tHE UNCONSCIOUS MAN BLEEDING BESIDE THE FURNACE
BY R.M. COOPER
I assumed Albert had killed him, but that’s the second problem with dementia: you have to remember not to assume anything (which leads back to the first problem: the remembering).
Albert explains dementia like this: it isn’t the same as forgetting—people forget things when they enter a room and are unsure why they came, but dementia is like already being in a room, already reaching for something (a glove, maybe) that’s fallen behind the couch (it’s always fallen behind the couch) when you feel a little string pull in your back, and just as you recall your doctor saying something about your fifth vertebra, that string turns out to have a razor tied to its end, and sometime over the course of the next hour while that string cuts across your spine (leaving the left side of your body numb and draped over the couch), that becomes the reason you were in the room (instead of the maybe-glove) because that’s (the searing pain) occupied your every thought (which is, of course, why old people complain so much: pain has a way of shoving everything else aside), and that’s why most people don’t understand the difference between being mindless (forgetting) and your mind turning on you (dementia), because later that night you’ll be asked what you were thinking (reaching behind the couch), and for the life of you, all you’ll say is that’s where you hurt your back, and they’ll look at each other (they’re always in multiples) like you’re a cat who won’t stop licking electrical sockets (meanwhile, that glove is still behind the couch, waiting for the next cold day you remember it / forget the fifth vertebra)—which is why the only people you can rely on not to treat you like a socket-cat are others suffering from dementia; and for the last six years, that (our shared diagnosis) has been the bedrock of Albert’s and my marriage (the same way sex accounted for the first five, and children the next twenty-two).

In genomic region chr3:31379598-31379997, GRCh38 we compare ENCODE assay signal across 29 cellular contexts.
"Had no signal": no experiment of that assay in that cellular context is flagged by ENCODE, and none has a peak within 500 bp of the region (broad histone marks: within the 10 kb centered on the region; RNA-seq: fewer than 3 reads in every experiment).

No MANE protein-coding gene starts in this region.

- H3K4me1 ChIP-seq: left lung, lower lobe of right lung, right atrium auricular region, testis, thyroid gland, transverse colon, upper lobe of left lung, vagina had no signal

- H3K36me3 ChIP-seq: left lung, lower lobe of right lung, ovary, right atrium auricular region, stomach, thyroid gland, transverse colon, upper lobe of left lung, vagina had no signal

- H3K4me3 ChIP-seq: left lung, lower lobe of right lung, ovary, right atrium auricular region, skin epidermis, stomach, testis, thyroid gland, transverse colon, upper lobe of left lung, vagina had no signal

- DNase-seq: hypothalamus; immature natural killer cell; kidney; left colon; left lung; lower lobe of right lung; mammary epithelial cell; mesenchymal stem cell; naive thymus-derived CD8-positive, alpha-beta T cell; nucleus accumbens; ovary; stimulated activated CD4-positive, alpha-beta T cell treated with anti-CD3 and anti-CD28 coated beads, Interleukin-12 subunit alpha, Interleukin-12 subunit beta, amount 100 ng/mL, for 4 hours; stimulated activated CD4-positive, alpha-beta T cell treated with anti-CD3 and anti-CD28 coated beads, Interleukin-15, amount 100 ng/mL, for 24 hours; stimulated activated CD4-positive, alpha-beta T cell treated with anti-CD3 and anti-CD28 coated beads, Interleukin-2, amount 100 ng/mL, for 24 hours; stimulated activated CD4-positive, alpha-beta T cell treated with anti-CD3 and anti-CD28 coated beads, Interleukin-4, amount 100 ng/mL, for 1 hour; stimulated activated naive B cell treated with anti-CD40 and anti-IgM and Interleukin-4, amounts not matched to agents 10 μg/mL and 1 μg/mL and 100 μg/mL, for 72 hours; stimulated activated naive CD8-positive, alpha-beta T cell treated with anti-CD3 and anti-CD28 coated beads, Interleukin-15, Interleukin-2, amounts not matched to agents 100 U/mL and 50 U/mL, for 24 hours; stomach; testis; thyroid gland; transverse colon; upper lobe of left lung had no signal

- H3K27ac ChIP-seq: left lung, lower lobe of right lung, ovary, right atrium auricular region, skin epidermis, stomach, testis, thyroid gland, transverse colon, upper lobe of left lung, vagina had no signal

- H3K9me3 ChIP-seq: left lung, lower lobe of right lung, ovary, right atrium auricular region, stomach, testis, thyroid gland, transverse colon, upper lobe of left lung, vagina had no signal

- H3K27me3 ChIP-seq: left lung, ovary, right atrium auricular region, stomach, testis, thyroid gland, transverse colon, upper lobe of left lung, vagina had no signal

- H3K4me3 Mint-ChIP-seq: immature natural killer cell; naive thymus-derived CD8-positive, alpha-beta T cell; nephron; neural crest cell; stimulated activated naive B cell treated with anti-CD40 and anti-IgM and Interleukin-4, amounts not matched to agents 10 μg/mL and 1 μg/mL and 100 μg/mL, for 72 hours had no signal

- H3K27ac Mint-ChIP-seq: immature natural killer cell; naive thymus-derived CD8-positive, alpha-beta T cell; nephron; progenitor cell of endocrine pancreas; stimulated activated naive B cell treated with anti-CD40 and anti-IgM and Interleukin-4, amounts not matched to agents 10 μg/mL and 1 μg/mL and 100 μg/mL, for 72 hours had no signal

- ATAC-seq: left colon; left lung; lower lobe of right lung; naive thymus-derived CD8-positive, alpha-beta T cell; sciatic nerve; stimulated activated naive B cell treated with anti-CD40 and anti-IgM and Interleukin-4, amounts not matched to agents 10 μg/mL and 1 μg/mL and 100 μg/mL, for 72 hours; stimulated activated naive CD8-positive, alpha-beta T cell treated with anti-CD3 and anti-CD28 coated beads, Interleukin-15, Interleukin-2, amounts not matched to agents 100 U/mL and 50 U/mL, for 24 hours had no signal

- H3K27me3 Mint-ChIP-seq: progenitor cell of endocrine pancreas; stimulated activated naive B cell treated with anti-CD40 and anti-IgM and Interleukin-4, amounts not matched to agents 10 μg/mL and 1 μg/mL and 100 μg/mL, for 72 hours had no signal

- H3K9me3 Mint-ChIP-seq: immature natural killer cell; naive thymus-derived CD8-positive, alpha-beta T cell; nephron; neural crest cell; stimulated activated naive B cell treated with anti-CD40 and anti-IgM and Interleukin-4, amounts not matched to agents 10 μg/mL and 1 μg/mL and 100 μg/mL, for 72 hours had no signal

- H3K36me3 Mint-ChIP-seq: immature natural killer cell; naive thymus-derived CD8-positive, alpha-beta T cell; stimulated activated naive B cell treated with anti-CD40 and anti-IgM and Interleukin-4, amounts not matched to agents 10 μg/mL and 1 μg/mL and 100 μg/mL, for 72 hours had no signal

We don’t have a perfect system; a prime example being a note pinned to the fridge last week, Al’s scratchy handwriting reading: Halloween—Frank wants a Lone Ranger mask (our son Frank being forty-seven and the month May); and (in the interest of fairness) a second, this morning: the gas bill underneath an inch of freezer burn—admittedly, the bills are my responsibility, but the note and the man in the basement are Al’s; which is why you need a system, an etiquette: you take the bill out of the freezer (along with some hamburger) to defrost, and you call your husband of fifty-eight years in from the den to dispose of the man in the basement who isn’t moving but still seems very much alive, not to mention yet to be dismembered so he might fit into the already-overflowing garbage bin (which Al neglected to take out Tuesday); which is to say, you don’t nag.